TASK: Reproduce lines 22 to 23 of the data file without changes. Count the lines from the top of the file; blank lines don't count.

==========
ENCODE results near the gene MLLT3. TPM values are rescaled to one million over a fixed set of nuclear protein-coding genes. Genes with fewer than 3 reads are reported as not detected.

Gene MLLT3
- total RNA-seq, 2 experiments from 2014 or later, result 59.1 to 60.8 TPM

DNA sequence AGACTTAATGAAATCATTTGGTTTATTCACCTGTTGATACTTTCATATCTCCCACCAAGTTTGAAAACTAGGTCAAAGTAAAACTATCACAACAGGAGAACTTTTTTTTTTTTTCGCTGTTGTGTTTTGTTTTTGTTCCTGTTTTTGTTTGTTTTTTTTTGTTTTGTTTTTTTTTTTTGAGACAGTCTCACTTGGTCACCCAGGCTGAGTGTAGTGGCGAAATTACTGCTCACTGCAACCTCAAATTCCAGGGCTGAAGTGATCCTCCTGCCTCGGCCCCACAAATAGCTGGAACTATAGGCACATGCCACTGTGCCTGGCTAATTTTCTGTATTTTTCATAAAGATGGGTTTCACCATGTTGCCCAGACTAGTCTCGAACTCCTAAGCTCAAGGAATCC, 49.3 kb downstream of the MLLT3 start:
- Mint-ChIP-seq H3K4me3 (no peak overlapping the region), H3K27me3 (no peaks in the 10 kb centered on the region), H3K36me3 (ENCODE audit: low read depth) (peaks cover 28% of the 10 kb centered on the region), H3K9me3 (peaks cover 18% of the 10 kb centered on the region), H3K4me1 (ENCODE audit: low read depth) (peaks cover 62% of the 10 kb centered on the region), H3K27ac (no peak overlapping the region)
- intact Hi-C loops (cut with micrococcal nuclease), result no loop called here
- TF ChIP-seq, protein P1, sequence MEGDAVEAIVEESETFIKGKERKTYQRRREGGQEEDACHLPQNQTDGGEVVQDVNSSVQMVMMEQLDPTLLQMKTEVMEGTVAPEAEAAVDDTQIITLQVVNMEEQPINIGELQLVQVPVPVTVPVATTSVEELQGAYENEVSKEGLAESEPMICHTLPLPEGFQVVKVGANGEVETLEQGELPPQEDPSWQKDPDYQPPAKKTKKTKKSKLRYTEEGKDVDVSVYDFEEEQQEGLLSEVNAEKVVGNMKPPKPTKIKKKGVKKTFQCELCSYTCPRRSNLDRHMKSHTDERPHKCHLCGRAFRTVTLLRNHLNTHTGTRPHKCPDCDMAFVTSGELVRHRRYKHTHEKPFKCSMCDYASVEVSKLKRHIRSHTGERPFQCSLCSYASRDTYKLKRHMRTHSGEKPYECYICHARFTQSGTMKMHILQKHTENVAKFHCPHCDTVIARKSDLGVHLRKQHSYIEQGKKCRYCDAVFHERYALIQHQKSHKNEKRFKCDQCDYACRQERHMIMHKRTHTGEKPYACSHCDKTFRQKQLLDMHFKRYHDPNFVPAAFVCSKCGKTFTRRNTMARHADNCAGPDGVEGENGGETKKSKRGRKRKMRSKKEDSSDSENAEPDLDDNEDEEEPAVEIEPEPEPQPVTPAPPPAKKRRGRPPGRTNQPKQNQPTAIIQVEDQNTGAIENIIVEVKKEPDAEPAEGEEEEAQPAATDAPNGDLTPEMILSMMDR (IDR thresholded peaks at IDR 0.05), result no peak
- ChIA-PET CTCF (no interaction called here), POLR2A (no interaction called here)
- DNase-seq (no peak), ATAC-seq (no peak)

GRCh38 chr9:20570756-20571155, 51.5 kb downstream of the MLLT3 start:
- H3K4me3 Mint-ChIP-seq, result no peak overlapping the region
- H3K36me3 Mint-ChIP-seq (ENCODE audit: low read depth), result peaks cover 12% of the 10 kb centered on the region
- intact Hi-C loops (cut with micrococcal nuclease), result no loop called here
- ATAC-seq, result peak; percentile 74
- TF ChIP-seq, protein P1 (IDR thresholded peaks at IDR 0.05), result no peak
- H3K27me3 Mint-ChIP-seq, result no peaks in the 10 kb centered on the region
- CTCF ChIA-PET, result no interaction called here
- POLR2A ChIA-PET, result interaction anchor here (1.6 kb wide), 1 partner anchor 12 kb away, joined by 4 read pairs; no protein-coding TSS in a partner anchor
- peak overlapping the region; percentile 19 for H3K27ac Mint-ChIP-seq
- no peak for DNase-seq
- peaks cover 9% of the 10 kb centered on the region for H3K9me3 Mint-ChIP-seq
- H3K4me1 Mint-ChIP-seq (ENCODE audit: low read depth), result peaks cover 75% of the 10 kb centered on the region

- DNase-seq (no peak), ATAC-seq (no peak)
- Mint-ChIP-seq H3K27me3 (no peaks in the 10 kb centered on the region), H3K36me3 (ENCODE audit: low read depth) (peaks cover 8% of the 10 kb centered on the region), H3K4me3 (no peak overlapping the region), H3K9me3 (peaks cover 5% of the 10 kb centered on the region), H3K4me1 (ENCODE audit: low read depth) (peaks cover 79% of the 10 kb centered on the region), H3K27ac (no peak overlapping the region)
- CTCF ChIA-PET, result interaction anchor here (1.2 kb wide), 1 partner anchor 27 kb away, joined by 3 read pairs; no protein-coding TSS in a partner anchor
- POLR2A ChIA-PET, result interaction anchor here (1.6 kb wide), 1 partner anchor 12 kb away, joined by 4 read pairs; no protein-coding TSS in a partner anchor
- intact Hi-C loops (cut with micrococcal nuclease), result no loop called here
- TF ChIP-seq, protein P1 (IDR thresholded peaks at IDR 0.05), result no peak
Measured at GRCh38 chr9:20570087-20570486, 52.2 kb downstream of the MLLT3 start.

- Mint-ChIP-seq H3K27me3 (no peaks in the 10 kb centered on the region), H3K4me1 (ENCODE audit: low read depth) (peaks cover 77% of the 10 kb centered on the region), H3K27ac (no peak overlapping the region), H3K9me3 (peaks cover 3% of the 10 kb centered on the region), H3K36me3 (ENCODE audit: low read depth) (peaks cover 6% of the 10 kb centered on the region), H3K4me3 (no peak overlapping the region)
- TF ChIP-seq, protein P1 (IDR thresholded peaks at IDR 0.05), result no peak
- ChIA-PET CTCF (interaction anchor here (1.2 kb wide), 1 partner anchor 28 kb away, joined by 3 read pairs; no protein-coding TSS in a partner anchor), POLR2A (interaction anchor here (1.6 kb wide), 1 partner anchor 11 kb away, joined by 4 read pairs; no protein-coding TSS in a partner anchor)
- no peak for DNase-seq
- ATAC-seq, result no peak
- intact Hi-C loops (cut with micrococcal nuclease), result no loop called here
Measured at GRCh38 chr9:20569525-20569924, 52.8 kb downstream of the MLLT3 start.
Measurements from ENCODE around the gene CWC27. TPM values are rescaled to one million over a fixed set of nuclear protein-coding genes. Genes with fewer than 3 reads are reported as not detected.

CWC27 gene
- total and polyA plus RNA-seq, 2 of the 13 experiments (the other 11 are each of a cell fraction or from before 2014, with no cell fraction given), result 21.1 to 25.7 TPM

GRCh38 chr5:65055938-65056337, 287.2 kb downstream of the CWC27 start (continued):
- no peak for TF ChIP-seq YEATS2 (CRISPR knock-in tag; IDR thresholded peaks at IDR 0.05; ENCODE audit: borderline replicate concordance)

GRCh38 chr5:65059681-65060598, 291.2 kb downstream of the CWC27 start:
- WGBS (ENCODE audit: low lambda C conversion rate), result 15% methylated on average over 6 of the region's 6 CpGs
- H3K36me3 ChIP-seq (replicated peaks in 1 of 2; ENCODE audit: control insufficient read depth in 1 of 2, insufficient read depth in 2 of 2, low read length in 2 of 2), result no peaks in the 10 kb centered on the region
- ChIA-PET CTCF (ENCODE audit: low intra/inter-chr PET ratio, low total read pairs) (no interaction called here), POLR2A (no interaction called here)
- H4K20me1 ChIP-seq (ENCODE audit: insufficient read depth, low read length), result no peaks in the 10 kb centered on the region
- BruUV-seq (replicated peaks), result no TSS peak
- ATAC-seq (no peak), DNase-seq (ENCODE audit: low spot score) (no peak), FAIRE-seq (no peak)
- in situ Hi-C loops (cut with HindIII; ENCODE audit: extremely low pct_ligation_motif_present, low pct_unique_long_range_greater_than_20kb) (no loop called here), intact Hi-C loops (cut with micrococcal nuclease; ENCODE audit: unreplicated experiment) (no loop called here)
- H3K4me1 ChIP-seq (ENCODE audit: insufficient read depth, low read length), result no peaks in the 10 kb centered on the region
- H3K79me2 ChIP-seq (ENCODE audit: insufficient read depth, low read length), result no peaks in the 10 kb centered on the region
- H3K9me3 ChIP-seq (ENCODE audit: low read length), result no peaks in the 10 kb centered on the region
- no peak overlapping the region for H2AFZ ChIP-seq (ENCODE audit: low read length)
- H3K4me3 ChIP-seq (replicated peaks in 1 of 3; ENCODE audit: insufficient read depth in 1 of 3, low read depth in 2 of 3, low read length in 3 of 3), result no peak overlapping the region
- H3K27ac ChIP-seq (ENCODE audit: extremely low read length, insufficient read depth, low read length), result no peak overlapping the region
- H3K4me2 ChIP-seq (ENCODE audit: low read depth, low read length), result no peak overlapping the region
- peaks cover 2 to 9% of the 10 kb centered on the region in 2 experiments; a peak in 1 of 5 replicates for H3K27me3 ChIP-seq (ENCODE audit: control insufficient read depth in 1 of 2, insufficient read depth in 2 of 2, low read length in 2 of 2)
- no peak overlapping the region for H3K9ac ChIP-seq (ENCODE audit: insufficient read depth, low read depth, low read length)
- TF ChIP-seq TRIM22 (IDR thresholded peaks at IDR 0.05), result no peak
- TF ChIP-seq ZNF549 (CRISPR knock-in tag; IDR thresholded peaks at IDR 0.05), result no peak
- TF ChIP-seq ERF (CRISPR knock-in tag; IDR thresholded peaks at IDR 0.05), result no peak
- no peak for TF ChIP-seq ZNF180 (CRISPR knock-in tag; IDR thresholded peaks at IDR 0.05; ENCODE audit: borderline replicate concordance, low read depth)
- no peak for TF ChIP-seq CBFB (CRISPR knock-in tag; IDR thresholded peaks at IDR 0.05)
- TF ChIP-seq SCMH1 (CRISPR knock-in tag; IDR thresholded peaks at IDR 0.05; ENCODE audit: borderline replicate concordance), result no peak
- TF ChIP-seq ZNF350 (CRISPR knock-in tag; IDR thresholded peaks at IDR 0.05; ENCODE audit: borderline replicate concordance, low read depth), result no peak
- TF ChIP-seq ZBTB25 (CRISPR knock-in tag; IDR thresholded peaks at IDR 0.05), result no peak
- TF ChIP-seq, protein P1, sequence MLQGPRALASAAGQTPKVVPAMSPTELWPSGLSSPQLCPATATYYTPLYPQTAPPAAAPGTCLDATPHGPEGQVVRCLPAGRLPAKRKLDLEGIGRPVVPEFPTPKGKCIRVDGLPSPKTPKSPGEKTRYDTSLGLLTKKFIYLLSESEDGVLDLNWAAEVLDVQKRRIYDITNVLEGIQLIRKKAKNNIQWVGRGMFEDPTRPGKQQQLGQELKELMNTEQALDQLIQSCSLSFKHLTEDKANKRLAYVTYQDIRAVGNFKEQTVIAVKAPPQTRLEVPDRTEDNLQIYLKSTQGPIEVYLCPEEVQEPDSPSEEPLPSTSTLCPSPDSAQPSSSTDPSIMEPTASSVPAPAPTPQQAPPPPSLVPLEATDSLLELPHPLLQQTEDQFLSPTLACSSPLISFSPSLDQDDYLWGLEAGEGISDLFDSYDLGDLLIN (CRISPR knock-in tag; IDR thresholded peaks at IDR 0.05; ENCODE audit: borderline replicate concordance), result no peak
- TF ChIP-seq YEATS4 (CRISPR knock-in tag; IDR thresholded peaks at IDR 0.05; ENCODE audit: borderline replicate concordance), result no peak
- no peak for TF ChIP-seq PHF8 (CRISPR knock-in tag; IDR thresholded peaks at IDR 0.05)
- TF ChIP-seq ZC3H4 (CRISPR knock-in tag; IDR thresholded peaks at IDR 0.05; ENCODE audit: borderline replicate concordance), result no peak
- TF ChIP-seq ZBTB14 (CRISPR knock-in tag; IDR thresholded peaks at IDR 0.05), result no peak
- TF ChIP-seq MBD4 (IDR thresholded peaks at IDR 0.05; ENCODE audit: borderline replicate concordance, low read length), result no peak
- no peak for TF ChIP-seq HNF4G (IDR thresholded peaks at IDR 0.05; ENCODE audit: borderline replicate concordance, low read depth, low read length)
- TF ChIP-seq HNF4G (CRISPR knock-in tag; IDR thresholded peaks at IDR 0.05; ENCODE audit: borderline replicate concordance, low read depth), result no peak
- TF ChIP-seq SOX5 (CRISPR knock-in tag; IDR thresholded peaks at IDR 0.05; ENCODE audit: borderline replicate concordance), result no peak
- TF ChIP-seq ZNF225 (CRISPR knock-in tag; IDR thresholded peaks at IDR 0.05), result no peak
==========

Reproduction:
- H3K4me1 Mint-ChIP-seq (ENCODE audit: low read depth), result peaks cover 75% of the 10 kb centered on the region

- DNase-seq (no peak), ATAC-seq (no peak)